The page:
Risk Factors And Diagnostic Tests For Arthritis

Arthritis is an inflammatory condition that makes one or more joints of the body weak and lose their basic texture. The primary sign of arthritis is experiencing pain in the joints along with stiffness. The condition is typically attributed as one of the major causes of increasing age, a body's lethargy and weight issues. There are a number of diagnostic tests for arthritis that help reveal the condition and aid in understating the depth of the problem surfaced.

Typically, there are over 100 different types of arthritis known to medical science. Of these, the most common and persisting arthritis type include rheumatoid arthritis and osteoporosis. The latter happens when the cartilages present in and around the joints begin to wither. The former, on the other hand, is an autoimmune disorder wherein the body itself starts attacking the bone joints and causes damage.

Diagnostic Tests for Arthritis

Post a thorough physical examination, Orthopedicians usually recommend the below mentioned tests for evaluating the condition further and checking the level of damage the joints have undergone or are undergoing as the condition progresses.

While, different tests are recommended to analyse different types of arthritis, there are a couple of tests that run common. These are as follows:-

X-ray - An X-Ray involves the usage of low levels of radiation to examine the bones. It showcases cartilage loss, damage caused to the bone(s), and bone spurs. But, X-rays cannot be used for detecting early stage arthritis damages. However, they are a classic way of mapping treatments.

CT Scans - In a CT scan, X-rays are taken from different angles in order to prepare a consolidated report on the prevailing conditions and examining the areas of concern. It gives a better view of the internal structure and helps in better visualization.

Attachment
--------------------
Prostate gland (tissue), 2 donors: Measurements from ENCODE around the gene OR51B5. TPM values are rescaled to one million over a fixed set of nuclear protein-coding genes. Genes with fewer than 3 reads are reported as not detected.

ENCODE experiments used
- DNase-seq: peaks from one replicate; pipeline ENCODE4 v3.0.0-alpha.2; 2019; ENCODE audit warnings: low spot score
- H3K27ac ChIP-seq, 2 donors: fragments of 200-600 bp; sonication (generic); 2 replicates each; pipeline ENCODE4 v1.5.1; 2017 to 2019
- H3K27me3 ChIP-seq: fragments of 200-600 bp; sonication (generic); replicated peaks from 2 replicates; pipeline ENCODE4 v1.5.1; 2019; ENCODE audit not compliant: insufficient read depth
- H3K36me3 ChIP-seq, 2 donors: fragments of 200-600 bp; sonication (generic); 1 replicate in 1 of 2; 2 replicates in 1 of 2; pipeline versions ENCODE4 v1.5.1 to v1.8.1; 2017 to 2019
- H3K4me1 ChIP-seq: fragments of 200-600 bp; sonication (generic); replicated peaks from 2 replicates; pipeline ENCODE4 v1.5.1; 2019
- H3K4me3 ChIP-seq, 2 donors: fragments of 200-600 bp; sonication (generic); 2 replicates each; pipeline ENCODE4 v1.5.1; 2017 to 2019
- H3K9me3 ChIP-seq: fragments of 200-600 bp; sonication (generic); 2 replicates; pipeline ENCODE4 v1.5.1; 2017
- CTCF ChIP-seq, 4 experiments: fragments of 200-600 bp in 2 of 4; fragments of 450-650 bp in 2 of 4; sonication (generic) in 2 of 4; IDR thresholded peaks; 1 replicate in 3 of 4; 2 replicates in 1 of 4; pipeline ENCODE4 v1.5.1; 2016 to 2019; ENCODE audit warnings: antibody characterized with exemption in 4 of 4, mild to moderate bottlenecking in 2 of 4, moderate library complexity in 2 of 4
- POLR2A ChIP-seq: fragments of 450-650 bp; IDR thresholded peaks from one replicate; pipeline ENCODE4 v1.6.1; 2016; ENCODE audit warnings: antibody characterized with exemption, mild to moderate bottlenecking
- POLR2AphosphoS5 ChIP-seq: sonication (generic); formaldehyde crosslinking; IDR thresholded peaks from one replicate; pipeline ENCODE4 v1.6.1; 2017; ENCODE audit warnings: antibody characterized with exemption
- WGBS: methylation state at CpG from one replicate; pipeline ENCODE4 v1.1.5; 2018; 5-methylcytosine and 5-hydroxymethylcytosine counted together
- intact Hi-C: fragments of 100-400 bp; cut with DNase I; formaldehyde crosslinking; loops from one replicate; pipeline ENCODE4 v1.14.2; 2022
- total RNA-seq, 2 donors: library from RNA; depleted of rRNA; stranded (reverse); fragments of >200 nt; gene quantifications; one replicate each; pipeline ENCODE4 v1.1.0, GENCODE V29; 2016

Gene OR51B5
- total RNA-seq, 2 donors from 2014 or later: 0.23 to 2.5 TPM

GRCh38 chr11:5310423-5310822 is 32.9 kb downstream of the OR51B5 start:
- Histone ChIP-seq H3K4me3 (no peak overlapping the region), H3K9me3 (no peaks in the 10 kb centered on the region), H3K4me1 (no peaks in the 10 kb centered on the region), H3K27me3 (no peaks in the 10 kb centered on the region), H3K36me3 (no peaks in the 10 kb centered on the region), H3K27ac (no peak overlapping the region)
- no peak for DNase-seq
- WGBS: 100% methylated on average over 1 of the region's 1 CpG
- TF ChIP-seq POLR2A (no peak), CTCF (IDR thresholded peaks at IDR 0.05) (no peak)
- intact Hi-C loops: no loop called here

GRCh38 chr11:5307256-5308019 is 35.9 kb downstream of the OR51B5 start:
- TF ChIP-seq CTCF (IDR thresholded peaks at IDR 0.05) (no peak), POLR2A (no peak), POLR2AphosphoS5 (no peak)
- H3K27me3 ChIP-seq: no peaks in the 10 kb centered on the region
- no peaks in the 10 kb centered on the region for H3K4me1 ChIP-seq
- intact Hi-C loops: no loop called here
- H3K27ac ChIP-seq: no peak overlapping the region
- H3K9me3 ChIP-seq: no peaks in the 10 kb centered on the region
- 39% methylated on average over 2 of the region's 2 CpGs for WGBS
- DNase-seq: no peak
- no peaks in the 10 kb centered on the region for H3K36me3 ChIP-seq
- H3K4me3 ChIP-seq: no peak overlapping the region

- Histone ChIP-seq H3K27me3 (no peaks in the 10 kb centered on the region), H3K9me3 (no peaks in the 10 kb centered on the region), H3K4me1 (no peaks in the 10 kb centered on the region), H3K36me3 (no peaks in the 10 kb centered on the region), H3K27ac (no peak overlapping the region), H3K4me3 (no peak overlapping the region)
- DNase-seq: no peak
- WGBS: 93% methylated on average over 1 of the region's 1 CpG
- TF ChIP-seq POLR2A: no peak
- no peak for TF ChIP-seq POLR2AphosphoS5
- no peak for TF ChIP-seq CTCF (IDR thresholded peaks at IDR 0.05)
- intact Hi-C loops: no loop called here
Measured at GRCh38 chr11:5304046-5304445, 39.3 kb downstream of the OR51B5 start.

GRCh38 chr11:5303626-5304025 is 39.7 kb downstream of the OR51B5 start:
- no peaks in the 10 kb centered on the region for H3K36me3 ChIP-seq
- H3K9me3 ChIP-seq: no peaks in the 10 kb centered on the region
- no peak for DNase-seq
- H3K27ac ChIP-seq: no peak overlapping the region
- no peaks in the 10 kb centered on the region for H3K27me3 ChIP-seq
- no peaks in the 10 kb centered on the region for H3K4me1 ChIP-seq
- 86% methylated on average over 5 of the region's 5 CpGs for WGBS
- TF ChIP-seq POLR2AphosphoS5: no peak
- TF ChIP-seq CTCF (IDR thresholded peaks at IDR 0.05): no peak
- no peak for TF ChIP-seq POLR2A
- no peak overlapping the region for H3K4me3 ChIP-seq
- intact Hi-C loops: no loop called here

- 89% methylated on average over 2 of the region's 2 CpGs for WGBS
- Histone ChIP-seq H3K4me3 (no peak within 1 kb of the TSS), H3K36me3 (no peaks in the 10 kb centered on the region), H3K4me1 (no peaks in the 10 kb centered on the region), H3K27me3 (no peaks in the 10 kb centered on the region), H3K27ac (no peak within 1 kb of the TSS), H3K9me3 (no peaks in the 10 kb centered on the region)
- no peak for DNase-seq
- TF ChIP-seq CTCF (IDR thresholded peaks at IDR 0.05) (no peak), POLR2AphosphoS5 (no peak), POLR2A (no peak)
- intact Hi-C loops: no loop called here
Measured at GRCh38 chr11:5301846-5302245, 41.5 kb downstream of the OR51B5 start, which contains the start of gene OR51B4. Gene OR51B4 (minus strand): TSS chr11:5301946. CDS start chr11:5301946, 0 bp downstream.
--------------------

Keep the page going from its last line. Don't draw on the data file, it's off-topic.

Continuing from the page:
MRIs - An MRI combines radio wales with strong magnetic field to produce more detailed cross-sectional pictures of the internal structure - even the soft tissues such as the cartilages, tendons, and the ligaments.

Ultrasound - This is yet another test ordered by Orthopedicians to access an arthritis condition. The technology makes use of high-frequency sound waves to produce images of soft tissues, cartilages and even bursae.

Risk Factors associated with Arthritis

A number of risk factors are associated with arthritis. Some of them are as follows:-

Family history - Of the 100 plus types of arthritis known to medical science, most of them run in facilities - passed on from one generation to another.

Age - Increasing age is a major factor that adds to the risk of suffering from one or the other form of arthritis. Individuals, especially women, above the age of 50 are most prone to developing am arthritis condition.

A Joint Injury - People who have suffered a joint injury in the past are more likely to develop arthritis.

Obesity - This is another factor that increases the chances of a person suffering from arthritis. Carrying extra pounds of weight puts stress on the joints, especially, on the knees, hips and the spine area.

The best way to fight and mitigate the problem of arthritis is by getting treated as soon as possible. For an early treatment opens door for as much as 80% recovery than when treated at a later stage.